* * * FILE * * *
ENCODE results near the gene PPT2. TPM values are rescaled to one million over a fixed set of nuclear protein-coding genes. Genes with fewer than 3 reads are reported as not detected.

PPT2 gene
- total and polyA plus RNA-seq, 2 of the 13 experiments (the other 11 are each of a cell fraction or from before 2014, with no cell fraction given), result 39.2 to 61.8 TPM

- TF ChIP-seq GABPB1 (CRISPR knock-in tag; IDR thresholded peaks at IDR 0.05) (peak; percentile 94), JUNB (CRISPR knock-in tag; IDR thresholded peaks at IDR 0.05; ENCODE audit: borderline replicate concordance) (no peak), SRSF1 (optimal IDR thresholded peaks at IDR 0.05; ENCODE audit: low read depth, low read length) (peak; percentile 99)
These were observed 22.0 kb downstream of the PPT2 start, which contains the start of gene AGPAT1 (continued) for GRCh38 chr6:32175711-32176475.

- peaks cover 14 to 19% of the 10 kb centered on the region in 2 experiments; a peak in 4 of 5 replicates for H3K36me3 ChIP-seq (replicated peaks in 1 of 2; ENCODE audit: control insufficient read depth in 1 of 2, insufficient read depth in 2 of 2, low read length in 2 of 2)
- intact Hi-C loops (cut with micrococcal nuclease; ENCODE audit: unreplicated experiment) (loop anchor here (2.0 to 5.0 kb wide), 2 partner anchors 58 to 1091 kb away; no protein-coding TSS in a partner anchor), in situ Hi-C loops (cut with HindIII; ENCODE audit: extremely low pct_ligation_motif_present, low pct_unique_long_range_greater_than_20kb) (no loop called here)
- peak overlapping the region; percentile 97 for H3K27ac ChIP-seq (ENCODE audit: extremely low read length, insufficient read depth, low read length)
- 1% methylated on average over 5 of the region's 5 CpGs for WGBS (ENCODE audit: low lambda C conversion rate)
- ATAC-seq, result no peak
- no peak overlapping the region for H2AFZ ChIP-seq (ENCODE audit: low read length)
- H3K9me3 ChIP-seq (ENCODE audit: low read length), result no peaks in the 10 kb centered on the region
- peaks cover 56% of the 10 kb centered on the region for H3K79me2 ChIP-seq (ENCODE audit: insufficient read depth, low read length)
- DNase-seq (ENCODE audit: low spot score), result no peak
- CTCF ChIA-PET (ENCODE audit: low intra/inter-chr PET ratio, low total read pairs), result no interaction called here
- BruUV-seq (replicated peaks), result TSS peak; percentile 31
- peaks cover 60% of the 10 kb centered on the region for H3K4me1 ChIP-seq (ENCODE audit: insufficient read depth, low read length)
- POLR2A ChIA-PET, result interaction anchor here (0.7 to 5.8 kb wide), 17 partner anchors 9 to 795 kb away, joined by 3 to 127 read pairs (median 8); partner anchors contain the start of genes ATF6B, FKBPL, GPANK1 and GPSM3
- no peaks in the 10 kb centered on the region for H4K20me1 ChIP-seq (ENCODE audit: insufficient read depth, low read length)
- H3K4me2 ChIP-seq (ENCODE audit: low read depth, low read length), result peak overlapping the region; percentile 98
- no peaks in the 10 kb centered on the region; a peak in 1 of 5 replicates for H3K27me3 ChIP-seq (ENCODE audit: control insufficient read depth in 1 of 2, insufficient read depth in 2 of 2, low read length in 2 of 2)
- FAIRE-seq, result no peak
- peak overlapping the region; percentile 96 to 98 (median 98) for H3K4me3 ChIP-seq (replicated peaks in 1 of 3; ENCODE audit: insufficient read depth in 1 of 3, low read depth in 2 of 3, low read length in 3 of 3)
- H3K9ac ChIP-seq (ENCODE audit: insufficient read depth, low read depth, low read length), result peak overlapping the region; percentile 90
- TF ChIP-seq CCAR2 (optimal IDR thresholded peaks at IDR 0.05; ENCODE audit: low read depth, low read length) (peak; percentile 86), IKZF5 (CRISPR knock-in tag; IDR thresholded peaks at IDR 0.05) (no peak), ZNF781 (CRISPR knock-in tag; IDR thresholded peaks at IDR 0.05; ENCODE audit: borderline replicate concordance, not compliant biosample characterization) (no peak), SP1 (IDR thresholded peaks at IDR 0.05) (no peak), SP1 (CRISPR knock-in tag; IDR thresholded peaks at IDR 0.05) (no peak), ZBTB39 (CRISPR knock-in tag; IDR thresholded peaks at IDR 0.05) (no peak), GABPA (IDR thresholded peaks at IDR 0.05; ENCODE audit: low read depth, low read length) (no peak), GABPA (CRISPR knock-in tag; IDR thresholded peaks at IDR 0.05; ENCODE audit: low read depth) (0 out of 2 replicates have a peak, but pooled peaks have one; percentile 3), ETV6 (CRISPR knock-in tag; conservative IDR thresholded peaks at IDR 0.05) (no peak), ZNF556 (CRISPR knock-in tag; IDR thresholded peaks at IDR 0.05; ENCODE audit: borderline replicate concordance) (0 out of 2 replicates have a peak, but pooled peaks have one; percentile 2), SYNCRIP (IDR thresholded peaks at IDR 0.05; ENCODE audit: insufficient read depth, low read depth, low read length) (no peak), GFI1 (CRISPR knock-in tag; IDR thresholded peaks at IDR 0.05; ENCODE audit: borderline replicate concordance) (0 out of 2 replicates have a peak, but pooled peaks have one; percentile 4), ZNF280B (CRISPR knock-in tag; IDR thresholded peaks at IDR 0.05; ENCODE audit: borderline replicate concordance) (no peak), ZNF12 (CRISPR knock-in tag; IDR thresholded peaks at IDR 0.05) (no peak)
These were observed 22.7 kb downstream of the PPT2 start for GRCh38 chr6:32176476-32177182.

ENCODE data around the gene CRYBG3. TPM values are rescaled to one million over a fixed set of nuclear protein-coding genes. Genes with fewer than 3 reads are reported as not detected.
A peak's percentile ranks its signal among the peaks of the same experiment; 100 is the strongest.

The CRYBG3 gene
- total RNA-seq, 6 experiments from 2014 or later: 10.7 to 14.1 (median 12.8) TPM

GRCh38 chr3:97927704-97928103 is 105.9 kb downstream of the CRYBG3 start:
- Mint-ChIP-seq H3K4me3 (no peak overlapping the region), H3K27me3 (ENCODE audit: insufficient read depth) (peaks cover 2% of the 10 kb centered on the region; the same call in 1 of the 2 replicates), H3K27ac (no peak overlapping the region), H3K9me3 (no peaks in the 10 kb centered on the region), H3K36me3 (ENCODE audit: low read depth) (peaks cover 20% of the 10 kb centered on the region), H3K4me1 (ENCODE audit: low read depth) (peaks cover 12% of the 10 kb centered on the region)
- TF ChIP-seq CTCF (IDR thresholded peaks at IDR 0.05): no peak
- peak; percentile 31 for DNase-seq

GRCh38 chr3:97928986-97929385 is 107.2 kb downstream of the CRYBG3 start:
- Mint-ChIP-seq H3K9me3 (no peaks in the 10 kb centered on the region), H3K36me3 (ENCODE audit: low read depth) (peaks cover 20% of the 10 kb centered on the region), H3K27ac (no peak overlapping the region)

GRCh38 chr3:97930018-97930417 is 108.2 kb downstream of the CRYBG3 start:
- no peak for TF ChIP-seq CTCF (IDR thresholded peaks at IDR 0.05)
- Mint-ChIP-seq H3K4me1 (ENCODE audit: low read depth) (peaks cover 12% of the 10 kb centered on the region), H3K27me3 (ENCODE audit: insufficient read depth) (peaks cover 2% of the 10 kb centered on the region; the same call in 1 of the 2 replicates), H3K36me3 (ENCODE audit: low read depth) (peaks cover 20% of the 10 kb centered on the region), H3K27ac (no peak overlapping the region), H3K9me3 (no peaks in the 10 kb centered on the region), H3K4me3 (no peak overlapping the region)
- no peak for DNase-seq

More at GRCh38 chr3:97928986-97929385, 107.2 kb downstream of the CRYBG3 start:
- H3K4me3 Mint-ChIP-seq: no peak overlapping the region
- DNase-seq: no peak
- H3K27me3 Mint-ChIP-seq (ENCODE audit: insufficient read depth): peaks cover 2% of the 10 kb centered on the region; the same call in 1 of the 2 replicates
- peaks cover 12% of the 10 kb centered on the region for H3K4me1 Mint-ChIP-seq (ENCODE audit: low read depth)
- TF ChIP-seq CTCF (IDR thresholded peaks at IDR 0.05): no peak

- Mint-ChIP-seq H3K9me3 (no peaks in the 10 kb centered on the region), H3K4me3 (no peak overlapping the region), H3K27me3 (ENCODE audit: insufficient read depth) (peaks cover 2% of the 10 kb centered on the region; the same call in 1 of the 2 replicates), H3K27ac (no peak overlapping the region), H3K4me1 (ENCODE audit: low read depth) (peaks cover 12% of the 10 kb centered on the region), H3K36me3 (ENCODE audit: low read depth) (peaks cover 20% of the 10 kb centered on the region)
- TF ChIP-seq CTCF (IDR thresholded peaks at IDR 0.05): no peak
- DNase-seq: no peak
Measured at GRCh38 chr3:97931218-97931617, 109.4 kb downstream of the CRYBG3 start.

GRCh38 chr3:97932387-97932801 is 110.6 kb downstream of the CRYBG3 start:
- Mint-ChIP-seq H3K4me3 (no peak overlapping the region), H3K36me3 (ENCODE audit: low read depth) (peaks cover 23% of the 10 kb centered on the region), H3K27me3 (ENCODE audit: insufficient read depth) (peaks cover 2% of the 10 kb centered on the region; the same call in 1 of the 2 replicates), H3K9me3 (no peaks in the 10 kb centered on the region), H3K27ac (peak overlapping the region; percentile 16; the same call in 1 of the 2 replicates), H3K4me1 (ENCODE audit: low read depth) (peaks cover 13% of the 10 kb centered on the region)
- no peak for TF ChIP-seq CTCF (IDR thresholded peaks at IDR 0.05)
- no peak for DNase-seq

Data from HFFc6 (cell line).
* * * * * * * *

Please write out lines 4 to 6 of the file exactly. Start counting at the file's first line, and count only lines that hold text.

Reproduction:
- TF ChIP-seq GABPB1 (CRISPR knock-in tag; IDR thresholded peaks at IDR 0.05) (peak; percentile 94), JUNB (CRISPR knock-in tag; IDR thresholded peaks at IDR 0.05; ENCODE audit: borderline replicate concordance) (no peak), SRSF1 (optimal IDR thresholded peaks at IDR 0.05; ENCODE audit: low read depth, low read length) (peak; percentile 99)
These were observed 22.0 kb downstream of the PPT2 start, which contains the start of gene AGPAT1 (continued) for GRCh38 chr6:32175711-32176475.

- peaks cover 14 to 19% of the 10 kb centered on the region in 2 experiments; a peak in 4 of 5 replicates for H3K36me3 ChIP-seq (replicated peaks in 1 of 2; ENCODE audit: control insufficient read depth in 1 of 2, insufficient read depth in 2 of 2, low read length in 2 of 2)